Go ahead, ask for help. People are happy to give it
Across all of the experiments, those asking for help consistently underestimated how willing friends and strangers were to assist, as well as how good the helpers felt afterward.
WASHINGTON: Many things can get in the way of asking others for help: Fear of rejection. Fear of imposing. The pullyourself-up-by-your-bootstraps mythology so ingrained in American culture. But new research suggests many of us underestimate how willing — even happy! — others are to lend a helping hand. The study, published in the journal Psychological Science this month, included six small experiments involving more than 2,000 participants — all designed to compare the perspectives of those asking for help with the perspectives of helpers.
Across all of the experiments, those asking for help consistently underestimated how willing friends and strangers were to assist, as well as how good the helpers felt afterward. And the researchers believe those miscalibrated expectations might stand in the way of people’s asking for help in ways big and small.
“These kinds of expectations in our heads can create barriers that might not be warranted,” said Xuan Zhao, a co-author of the study and a psychologist and research scientist with SPARQ, a behavioral science research center at Stanford University.
In one experiment, Dr. Zhao and her co-author recruited 100 participants at a public botanical garden who were given the task of asking strangers to take their photo at a particularly picturesque spot. Before doing so, the askers anticipated how difficult or awkward it would feel for strangers to say “no” to their request. They also guessed how those who agreed to take the photos might feel after. The researchers then asked the strangers who snapped photos how they had felt about helping out and discovered a discrepancy: Those asking for the photo underestimated how willing strangers were to help and overestimated how inconvenienced they felt by helping. (Only four people declined.) They also underestimated how good the strangers would feel after helping out. In another experiment, 198 participants were asked to recall a recent instance when they had either asked for or offered help. Their experiences ran the gamut: writing a letter of recommendation for graduate school, showing someone how to use a parking meter, providing emotional support to a friend in a toxic romantic relationship.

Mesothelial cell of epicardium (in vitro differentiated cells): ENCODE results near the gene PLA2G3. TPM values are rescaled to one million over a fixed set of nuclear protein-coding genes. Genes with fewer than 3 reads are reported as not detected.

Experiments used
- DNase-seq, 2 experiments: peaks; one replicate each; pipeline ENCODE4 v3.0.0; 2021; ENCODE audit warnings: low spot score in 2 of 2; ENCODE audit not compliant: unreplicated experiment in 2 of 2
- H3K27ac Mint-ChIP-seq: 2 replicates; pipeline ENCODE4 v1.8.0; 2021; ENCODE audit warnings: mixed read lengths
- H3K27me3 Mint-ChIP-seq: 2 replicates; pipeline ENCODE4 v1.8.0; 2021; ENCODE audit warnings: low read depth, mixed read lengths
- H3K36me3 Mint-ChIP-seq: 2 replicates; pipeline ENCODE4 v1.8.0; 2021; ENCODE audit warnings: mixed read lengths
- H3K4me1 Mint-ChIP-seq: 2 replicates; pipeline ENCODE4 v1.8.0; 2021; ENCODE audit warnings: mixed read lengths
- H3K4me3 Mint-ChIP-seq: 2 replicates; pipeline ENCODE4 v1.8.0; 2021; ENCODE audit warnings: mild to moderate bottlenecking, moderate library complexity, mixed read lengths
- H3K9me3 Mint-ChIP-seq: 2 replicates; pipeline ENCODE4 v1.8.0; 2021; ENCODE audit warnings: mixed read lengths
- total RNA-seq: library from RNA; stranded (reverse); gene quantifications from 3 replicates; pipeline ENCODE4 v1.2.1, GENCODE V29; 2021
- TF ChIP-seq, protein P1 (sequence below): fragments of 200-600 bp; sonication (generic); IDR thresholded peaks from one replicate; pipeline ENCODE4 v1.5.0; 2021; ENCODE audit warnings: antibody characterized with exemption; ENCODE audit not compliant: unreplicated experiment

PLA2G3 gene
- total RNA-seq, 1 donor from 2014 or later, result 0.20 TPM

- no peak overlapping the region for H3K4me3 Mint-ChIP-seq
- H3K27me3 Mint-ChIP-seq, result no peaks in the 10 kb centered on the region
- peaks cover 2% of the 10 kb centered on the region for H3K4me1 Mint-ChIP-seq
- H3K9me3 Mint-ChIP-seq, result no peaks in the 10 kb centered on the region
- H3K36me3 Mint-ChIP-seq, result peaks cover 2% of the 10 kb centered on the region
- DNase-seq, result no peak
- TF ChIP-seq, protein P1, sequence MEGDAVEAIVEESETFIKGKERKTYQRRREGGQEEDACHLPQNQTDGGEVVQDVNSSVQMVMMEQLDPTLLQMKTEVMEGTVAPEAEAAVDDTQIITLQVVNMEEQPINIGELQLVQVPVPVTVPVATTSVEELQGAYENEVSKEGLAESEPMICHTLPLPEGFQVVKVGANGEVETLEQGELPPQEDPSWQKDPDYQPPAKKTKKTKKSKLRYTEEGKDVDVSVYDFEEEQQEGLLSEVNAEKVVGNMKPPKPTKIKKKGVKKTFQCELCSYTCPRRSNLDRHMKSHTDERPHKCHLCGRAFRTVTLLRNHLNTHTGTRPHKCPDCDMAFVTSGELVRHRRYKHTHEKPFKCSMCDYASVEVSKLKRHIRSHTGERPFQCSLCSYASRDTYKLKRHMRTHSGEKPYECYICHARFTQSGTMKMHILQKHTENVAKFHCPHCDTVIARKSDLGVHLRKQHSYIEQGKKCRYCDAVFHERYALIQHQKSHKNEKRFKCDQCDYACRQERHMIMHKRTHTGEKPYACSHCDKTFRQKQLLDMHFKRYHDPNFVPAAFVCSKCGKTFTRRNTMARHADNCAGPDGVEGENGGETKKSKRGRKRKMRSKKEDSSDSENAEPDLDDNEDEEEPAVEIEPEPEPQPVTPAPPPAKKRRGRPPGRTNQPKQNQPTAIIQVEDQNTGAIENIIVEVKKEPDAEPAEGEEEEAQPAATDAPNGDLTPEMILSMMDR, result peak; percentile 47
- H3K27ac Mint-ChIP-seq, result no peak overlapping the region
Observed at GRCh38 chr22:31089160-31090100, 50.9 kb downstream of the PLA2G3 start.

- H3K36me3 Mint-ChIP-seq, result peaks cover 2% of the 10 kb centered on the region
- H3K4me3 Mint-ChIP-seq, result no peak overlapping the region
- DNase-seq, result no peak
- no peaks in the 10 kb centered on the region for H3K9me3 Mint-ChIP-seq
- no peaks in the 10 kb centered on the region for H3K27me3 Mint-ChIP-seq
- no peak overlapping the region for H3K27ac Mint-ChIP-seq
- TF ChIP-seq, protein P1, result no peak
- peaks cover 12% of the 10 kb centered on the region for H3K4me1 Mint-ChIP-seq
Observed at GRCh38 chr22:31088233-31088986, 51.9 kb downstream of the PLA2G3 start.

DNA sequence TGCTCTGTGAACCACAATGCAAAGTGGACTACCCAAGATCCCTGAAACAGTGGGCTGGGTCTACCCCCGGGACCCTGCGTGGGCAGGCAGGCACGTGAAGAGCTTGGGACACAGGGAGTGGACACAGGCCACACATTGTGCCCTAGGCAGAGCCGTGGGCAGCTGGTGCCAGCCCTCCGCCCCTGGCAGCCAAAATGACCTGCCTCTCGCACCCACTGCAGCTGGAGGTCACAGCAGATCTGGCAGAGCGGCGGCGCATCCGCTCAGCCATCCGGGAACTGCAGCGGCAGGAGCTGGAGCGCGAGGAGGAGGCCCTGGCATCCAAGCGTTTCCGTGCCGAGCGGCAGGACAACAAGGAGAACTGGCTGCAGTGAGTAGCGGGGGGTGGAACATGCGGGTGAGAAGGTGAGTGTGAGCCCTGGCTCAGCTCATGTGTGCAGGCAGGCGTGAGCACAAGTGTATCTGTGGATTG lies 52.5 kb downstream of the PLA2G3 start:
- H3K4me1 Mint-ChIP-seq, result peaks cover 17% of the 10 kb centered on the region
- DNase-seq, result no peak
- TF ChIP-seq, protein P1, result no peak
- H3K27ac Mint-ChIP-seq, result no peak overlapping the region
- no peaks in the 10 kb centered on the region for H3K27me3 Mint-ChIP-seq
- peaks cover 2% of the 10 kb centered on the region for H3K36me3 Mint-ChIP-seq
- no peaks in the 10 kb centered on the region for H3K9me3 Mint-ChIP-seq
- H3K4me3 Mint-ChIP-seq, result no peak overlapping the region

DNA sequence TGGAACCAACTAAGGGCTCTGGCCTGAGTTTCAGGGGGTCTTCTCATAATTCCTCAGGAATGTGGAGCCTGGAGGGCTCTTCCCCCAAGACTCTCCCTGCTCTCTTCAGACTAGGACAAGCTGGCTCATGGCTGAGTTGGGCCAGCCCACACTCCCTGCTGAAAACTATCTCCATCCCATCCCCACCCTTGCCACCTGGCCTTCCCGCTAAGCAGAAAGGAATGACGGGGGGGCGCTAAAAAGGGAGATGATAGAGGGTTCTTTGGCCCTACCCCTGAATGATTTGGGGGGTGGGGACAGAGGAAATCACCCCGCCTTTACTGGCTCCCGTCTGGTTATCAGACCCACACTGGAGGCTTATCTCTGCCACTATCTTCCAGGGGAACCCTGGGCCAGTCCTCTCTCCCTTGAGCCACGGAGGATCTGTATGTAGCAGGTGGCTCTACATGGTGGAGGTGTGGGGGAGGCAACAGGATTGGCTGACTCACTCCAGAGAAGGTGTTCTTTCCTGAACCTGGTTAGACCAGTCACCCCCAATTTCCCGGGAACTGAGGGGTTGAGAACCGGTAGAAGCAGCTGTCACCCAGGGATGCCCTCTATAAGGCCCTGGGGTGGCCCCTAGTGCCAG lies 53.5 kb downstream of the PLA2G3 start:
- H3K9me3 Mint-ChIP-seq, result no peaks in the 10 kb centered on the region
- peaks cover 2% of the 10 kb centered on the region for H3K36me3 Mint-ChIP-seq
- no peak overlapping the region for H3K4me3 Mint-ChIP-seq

Those who had helped someone after being asked to do so answered questions about how willing they felt to do so, while those who had asked for help guessed how willing they thought the person helping them had been. Overall, those who had asked for help believed that their helpers were less willing to assist than the helpers later said they were. The researchers acknowledged in their study that their experiment in the botanical garden had tested a relatively simple request that could easily be fulfilled and that more difficult requests — or even ones that were morally questionable — might prompt a different response. They also noted that there were cultural differences in how asking for and giving help might be perceived. They hope to see future research looking at those types of questions. But they believe their findings offer strong evidence that pessimistic expectations around asking for help are often misplaced.
“We feel good making a positive difference in other people’s lives,” Dr. Zhao said. “Helping makes people feel better.”
The new study joins a growing body of research that suggests we tend to undervalue the power of “prosocial” behaviours, or acting in ways that are kind and helpful toward others, often to the detriment of our physical and emotional health.